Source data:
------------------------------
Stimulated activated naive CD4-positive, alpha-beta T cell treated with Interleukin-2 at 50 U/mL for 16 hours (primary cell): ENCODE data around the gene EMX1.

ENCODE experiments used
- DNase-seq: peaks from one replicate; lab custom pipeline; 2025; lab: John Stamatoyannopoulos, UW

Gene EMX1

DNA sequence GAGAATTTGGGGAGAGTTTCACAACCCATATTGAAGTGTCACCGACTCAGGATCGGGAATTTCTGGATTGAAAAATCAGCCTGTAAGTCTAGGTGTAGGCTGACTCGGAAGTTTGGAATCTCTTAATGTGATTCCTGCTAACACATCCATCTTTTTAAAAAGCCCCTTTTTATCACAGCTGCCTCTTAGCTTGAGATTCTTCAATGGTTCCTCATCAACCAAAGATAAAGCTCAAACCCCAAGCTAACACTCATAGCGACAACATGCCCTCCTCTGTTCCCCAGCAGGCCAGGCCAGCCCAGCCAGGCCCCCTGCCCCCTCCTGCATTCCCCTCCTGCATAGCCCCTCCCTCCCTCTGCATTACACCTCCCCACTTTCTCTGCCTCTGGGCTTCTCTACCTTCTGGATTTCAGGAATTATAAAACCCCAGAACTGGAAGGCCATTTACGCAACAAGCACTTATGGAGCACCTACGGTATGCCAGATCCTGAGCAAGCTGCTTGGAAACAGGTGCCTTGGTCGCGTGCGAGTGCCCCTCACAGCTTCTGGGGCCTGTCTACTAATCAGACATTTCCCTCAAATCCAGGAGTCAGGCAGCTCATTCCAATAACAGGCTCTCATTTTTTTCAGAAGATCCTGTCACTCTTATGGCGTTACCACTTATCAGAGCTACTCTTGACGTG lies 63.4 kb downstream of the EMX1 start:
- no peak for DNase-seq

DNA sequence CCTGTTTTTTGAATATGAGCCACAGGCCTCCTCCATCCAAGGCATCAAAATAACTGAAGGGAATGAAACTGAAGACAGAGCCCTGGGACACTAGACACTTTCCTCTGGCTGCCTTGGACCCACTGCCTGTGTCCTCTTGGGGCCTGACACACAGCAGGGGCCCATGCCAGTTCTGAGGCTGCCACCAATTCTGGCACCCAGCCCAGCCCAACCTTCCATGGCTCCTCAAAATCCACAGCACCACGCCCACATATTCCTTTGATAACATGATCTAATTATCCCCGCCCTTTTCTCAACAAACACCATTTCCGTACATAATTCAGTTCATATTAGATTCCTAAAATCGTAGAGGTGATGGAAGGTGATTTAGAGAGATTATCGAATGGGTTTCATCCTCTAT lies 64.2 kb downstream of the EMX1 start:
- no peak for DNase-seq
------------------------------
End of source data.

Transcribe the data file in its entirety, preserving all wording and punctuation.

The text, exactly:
Stimulated activated naive CD4-positive, alpha-beta T cell treated with Interleukin-2 at 50 U/mL for 16 hours (primary cell): ENCODE data around the gene EMX1.

ENCODE experiments used
- DNase-seq: peaks from one replicate; lab custom pipeline; 2025; lab: John Stamatoyannopoulos, UW

Gene EMX1

DNA sequence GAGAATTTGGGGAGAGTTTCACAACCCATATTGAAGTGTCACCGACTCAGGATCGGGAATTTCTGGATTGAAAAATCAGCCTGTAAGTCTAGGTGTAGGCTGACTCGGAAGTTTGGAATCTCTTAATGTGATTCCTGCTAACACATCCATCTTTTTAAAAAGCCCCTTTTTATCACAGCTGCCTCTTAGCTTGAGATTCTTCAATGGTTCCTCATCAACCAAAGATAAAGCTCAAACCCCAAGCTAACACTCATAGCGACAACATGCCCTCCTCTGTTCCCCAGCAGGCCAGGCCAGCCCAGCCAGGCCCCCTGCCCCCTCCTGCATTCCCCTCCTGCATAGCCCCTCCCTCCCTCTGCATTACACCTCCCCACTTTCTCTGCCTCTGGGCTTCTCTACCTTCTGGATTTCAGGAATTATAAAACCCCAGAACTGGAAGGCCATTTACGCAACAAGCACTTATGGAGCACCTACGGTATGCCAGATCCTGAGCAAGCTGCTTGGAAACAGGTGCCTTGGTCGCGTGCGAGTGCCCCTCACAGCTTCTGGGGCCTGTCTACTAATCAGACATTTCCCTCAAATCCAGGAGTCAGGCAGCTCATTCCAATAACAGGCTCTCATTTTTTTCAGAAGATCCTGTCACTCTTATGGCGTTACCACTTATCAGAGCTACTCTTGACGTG lies 63.4 kb downstream of the EMX1 start:
- no peak for DNase-seq

DNA sequence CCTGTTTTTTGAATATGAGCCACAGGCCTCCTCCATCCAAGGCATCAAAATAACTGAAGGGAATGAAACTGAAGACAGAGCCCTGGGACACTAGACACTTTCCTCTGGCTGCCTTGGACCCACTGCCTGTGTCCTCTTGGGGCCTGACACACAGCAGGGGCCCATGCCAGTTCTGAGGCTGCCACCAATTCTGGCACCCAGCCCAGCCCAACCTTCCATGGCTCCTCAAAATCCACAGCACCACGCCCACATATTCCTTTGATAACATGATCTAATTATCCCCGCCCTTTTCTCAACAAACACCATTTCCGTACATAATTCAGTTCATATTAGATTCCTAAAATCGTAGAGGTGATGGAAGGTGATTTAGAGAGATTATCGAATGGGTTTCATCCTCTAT lies 64.2 kb downstream of the EMX1 start:
- no peak for DNase-seq